However, the Spanish Government vetoes it totally and refuses to even talk about it. Madrid’s no-to-everything attitude aims to stop the self-determination process, but a majority of Catalan parties, several civil society organisations and a significant section of Catalan society have been insisting that they want to vote and have proposed several legal ways to make such a vote possible. Despite these efforts, the Spanish Prime Minister, Mariano Rajoy, using a centralist and Spanish nationalist interpretation of the current legal framework is pursuing an obstructionist attitude to block such a vote.
After numerous negative answers from the Spanish Government and with several legal ways to organise the vote blocked by Rajoy’s lack of political will, a majority of Catalan parties agreed not to wait eternally for the Madrid establishment to change its mind and decided to set a date and an exact question wording to follow the Catalan citizens’ electoral mandate and allow them to vote on their independence from Spain.
A clear and absolute majority of Catalans want to vote
More than 75% of Catalans want to vote, regardless of whether they would vote for independence or against it, according to many polls. In addition, although there are no clear figures about how many Catalans would vote for independence, polls indicate support varying between 43% and 60%, while the same polls indicate that those voting against it would represent between 38% and 22%. In fact, probably because independence is the most popular option in all the polls – although in some of them it does not reach 50% of the population – the Spanish Government is not allowing the vote and is threatening Catalans with an apocalyptic future if they eventually leave Spain.
Spain’s obstructive attitude will not stop Catalonia’s self-determination process
In order to heed the demands of a majority of Catalonia’s citizens, Catalan political parties have decided to make all the necessary arrangements to be able to organise a self-determination vote. Since the Spanish Government is blocking the use of Spanish-level legislation, Barcelona-based parties have decided to develop Catalonia’s own legal framework, following its legislating powers recognised in the Statute of Autonomy of 2006. This means approving its Consultation Vote Law, a piece of legislation already provided in the aforementioned Statute of 2006.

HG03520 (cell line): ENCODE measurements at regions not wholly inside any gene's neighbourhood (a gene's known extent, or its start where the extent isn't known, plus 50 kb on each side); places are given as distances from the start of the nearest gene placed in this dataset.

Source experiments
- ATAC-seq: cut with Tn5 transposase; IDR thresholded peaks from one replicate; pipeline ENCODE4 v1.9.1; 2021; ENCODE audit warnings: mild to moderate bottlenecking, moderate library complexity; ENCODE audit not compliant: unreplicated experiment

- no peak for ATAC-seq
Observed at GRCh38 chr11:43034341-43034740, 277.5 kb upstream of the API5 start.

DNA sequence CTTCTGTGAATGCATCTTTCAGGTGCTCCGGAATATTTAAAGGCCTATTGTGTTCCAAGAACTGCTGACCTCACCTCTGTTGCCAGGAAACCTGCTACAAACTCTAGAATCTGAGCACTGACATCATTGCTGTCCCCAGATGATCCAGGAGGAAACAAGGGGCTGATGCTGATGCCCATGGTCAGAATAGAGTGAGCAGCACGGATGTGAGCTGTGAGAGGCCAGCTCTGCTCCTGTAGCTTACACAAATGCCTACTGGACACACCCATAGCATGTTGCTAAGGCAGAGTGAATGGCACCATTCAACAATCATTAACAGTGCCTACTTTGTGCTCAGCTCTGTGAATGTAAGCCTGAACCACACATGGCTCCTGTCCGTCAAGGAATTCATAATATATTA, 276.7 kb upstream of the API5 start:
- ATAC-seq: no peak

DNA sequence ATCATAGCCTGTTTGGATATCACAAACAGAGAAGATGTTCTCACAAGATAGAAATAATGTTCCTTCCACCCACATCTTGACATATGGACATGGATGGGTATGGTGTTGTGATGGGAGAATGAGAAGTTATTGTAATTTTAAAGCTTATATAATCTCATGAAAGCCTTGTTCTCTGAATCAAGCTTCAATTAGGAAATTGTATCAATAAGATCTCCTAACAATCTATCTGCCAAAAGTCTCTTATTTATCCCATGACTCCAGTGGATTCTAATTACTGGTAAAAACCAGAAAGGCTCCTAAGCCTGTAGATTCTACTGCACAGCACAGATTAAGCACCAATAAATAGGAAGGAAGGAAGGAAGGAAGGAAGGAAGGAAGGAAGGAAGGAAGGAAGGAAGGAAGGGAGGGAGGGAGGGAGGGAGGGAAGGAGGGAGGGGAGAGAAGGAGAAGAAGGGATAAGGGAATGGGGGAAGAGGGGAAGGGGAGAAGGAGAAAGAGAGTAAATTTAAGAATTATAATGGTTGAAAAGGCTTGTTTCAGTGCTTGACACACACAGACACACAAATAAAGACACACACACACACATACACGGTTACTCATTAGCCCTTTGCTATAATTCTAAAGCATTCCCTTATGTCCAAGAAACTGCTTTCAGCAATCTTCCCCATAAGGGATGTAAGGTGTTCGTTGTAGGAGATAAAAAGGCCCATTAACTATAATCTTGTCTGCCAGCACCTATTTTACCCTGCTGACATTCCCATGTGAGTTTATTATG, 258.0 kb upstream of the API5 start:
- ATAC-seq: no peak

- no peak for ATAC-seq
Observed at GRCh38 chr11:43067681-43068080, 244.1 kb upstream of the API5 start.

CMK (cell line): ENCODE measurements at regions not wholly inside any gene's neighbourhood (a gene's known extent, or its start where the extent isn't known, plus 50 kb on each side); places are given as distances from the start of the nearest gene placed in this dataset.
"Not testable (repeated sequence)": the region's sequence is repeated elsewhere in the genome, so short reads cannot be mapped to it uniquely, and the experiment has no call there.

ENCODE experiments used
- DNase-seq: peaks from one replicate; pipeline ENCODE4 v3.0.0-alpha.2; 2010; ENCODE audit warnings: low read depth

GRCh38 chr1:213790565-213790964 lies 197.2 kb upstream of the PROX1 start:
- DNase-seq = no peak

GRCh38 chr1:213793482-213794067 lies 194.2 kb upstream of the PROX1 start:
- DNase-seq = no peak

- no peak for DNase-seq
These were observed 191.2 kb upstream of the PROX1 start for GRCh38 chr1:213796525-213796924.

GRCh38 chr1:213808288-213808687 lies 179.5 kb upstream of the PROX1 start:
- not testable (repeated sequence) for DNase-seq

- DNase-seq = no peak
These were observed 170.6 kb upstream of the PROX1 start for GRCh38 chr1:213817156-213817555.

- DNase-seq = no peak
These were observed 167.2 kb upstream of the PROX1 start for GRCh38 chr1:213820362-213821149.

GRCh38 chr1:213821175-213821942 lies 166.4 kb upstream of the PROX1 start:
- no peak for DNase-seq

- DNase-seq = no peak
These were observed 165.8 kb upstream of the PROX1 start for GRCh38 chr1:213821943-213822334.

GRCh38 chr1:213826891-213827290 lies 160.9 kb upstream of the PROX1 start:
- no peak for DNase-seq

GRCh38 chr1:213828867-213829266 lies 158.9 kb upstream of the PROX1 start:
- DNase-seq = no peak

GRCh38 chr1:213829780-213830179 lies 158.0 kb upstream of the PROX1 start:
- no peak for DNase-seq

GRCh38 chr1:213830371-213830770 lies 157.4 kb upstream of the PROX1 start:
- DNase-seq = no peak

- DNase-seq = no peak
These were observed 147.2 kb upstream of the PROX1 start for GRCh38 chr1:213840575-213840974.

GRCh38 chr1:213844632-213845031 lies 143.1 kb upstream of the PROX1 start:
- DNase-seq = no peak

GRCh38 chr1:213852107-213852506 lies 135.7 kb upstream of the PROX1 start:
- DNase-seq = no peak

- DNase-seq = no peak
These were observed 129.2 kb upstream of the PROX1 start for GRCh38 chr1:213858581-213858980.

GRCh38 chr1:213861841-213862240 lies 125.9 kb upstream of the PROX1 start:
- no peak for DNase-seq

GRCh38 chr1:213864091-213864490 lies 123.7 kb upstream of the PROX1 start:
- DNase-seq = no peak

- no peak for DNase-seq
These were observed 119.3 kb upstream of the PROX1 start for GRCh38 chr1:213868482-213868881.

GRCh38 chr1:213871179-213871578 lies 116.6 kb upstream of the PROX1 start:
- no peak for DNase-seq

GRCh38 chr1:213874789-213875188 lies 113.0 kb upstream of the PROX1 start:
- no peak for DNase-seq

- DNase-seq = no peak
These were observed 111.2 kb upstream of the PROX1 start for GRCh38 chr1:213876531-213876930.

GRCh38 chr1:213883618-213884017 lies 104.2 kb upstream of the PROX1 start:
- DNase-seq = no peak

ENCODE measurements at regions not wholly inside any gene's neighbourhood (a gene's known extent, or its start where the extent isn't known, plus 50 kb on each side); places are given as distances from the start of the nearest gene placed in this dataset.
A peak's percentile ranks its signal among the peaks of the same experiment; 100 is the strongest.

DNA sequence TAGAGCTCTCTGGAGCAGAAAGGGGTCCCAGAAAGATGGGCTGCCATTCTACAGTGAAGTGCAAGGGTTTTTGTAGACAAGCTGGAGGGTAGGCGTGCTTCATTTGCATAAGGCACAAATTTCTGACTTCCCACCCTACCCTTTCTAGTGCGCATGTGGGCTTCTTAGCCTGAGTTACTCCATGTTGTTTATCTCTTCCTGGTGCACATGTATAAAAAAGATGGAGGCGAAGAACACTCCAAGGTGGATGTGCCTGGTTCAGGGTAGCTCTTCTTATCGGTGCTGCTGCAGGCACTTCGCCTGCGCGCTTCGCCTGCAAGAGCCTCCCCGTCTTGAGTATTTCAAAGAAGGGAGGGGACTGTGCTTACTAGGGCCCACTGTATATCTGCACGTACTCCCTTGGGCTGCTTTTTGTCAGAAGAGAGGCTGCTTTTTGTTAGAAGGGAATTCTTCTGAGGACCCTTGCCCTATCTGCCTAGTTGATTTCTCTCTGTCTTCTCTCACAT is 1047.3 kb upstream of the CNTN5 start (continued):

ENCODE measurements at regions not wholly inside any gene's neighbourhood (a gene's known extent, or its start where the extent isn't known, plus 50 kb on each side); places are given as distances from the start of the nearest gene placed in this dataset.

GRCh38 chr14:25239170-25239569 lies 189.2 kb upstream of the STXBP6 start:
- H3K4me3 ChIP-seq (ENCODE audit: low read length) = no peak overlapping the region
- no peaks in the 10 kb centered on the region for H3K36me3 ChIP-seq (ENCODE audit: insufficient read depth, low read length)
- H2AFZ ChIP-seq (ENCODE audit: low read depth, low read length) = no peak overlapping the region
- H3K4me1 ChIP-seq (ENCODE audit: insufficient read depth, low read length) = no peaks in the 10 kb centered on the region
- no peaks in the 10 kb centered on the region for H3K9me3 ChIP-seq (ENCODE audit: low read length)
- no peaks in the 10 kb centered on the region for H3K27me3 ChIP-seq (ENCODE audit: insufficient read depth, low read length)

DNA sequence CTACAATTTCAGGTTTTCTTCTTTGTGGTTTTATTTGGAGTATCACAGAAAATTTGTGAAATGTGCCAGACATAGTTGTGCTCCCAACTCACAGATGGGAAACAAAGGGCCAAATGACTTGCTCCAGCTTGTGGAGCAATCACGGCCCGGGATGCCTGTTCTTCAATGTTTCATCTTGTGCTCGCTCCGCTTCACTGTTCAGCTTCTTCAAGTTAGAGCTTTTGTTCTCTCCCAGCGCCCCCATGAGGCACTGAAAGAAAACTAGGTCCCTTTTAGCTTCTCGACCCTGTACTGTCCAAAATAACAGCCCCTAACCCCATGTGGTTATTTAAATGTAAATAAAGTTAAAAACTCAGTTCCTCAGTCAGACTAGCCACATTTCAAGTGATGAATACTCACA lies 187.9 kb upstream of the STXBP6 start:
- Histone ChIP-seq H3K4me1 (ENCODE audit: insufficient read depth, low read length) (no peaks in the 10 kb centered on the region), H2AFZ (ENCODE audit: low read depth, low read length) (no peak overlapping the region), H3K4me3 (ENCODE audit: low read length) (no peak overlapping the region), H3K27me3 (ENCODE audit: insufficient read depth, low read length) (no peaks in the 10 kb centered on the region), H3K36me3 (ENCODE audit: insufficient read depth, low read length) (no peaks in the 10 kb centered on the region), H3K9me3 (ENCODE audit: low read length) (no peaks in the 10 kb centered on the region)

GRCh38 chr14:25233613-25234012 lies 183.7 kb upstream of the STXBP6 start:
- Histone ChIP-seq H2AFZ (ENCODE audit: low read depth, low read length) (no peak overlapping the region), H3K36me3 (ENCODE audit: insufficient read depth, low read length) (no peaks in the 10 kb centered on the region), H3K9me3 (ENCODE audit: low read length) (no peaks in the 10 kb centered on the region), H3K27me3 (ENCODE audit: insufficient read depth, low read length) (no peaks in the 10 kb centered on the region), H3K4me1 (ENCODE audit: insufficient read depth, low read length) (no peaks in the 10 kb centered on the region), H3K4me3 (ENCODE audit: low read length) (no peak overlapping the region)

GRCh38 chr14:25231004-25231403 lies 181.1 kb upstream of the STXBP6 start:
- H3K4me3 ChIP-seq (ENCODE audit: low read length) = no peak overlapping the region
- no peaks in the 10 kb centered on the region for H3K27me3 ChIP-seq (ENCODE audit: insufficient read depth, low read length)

In addition, they will also use International Law. For this reason Catalan authorities are seeking support at international level, or at least to convince foreign actors not to oppose Catalonia’s self-determination process. In this strategy, convincing European Union institutions and EU Governments has paramount importance.
Some international supporters
The third and fourth largest political families in Europe have already backed Catalonia’s right to self-determination. Both the Liberals and the Greens announced they would work to allow Catalans to vote on their future. In addition, the Prime Ministers of Latvia and Lithuania partially backed Catalonia’s voting demands, but they were forced to modify their stance after loud protests and pressure from the Spanish Foreign Affairs Ministry. In addition, several European intellectuals have publicly supported Catalonia’s right to vote on its political future and they have also backed its EU membership in the event of independence.
Since Catalonia’s self-determination process is a grass-roots movement, primarily fuelled by civil society organisations and not by political leaders, such organisations also wanted to participate at this crucial moment. Civil society was behind the two massive pro-independence demonstrations of 2012 and 2013, which were the largest demonstrations ever organised in Catalonia, with 1.5 and more than 1.6 million respectively.
Read the full post on Catalan News Agency…